Showers for Whites Only
Opinion by James Bishop, Jr.
Sedona, AZ (Sept 2, 2011) – Poets say that life is a like a pond. When stirred with a stick or a pole, all sorts of old bits and pieces float to the surface. So it is with memories of disturbing days long gone that are not so gone after all. Such an experience unfolded after seeing the film version of Kathryn Stockett’s The Help, the box office hit of the summer.
At least as memorable as the best-selling book, the screenplay neatly unfolds the touching but risky relationships between white middle-class women and their black maids in the perilous days of racial upheaval in Mississippi in the 1960s. The part of the aggressively racist social climber, always insisting that black help, mammies and cooks, must never use family bathrooms in the house, is classic, perhaps a bit mean. Shockingly, a few days after the film, a young black man was murdered by young white teenagers in Jackson, Mississippi, run over on purpose by a truck in the same area where The Help was based.
Have things between the races really changed?
Quicker than a Manhattan minute, my pond revealed memories of my time in Maryland and D.C., working for Newsweek. At a cocktail party in Chevy Chase, Maryland, buzzing with politicos, press types and lovely ladies, a woman came up and gave me a hateful look: “You one of them Yankee liberals? Why don’t you autograph the real book, the one which proves that Negroes have smaller brains than we do?” I walked away, missing California, where I had come from.
Later, in the days of President Johnson’s administration, columnist Carl Rowan was named to a top post at the Voice of America. His wife, meanwhile, had become a terrific tennis player. She belonged to a county league, she being the only black woman. When the day came for her team to play at the upper crust Chevy Chase Club, she was told that she has to change in her car. The showers were for whites only.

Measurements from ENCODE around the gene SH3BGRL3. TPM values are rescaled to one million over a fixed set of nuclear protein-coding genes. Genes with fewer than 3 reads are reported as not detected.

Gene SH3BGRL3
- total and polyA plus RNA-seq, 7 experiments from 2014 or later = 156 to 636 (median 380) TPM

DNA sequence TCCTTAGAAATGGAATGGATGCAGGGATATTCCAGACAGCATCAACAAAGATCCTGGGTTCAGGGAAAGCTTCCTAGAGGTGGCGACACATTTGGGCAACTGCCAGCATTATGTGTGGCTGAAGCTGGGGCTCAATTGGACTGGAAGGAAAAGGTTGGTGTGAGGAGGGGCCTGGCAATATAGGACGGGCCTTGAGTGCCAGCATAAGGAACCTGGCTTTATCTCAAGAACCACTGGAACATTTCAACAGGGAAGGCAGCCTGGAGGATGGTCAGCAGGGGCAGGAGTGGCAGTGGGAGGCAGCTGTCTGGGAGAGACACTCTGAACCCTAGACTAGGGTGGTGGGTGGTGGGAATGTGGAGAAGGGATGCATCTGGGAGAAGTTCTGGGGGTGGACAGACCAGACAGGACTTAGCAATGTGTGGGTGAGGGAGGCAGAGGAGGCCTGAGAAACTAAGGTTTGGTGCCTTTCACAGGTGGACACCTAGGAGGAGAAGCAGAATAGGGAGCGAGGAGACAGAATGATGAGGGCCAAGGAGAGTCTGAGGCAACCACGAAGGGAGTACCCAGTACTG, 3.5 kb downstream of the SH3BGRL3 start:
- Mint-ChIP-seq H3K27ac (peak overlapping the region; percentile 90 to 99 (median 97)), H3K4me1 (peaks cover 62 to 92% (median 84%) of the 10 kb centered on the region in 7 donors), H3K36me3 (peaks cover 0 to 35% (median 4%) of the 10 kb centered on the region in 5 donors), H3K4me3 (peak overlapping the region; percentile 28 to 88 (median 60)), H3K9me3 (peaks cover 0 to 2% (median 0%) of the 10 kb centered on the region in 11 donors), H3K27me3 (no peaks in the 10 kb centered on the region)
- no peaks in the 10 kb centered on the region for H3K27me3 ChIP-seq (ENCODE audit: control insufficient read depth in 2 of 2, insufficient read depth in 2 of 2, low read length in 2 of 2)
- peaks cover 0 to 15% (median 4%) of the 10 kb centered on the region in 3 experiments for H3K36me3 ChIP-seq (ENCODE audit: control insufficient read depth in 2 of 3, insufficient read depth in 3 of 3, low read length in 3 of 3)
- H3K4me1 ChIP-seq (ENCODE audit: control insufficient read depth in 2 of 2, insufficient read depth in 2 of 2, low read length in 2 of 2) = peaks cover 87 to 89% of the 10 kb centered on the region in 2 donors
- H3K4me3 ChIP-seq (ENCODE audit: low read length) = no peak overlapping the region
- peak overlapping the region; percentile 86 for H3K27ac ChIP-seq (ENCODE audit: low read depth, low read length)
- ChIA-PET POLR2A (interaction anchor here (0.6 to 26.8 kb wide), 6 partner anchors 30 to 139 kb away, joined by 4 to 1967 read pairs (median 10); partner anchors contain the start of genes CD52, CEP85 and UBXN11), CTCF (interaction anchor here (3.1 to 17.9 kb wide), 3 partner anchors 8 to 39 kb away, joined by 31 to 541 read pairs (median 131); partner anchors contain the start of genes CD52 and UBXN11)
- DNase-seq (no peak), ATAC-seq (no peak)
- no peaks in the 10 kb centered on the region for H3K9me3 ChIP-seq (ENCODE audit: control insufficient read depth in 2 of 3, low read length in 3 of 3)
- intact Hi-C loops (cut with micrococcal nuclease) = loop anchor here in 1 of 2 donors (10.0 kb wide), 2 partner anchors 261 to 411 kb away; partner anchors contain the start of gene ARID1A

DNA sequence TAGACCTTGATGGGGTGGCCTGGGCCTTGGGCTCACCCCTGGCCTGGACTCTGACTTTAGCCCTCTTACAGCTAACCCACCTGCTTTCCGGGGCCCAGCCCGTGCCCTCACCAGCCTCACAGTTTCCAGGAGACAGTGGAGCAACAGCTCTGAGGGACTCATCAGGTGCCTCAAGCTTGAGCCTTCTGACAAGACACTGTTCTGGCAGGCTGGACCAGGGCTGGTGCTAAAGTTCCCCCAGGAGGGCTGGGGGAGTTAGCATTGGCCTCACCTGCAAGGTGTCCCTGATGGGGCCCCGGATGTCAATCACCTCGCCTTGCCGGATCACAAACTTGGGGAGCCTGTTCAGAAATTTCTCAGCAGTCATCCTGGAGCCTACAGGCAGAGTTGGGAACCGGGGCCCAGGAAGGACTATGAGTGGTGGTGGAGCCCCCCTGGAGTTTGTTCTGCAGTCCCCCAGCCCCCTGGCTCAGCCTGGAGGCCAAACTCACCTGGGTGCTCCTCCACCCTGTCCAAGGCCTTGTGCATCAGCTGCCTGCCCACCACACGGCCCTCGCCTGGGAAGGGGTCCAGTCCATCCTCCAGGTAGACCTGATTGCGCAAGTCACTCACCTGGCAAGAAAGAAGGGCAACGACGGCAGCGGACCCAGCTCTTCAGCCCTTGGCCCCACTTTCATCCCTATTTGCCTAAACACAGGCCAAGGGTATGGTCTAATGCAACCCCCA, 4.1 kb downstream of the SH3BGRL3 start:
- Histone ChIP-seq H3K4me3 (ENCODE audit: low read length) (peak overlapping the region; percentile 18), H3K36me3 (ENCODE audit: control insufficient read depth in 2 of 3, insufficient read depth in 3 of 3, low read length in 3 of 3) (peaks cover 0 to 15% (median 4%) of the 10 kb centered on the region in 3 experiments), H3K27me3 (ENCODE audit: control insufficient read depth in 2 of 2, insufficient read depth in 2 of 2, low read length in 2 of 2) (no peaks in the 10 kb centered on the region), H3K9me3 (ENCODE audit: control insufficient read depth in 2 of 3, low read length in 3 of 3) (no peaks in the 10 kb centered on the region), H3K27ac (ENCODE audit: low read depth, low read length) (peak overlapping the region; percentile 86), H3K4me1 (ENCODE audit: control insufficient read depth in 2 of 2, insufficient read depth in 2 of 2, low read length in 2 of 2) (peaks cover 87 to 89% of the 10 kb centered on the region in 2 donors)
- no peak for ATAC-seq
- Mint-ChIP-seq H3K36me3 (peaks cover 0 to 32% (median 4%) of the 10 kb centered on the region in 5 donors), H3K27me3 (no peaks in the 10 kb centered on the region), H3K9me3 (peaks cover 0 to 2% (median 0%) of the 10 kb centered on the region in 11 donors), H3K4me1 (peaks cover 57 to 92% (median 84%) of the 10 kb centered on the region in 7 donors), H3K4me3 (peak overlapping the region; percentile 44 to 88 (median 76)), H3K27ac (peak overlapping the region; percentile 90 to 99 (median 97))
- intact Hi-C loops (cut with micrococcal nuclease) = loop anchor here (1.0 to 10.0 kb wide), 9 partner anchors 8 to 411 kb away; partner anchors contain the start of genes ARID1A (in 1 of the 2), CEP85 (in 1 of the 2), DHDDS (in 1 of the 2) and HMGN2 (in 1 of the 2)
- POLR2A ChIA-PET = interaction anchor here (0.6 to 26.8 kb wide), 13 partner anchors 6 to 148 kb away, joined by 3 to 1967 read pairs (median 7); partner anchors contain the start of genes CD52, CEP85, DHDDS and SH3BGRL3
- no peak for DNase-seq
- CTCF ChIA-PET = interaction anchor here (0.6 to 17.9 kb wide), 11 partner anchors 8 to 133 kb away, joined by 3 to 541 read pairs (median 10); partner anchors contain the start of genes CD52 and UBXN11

Years later, an aging couple with Old South attitudes returned to Maryland to see relatives after a long absence. Years ago, they’d left the area because of more and more blacks in schools, markets, and offices. On the day they were to go home, they stopped for a drink at their favorite club. Two hours later they wobbled out. On the street where they’d parked their vehicle, hundreds of blacks in white gowns were marching down the avenue. Unbeknownst to the couple, one of the mansions nearby had been purchased by an African nation and that day was a special holiday. Said the older lady to her old husband, “See Dick, I told you they’d take over, someday. I told you, so.”
Arizona’s history is busy with examples of segregation, not just with blacks, but tribal people, men and women with foreign accents, the Chinese for starters. Of course progress is being made. Gone are the days when superstar Jackie Robinson and pitcher Satchel Paige had to sleep in buses and cars, no hotel would have them. In the early days of Dr. King’s crusade for equal rights, he could not get a cup of coffee at a lunch counter.
Speaking of Dr. King, it so happens that a huge monument of him is being dedicated in D.C. “We are caught in an inescapable network of mutuality, tied in a single garment of destiny,” he wrote years ago. “Whatever affects one directly, affects all indirectly,”
King’s words came rushing back after seeing The Help. His words, the new monument and the film were not merely flashbacks to a racist past; neither are they a guide to how far we have advanced in tolerance. Together they are the path to a more dignified nation.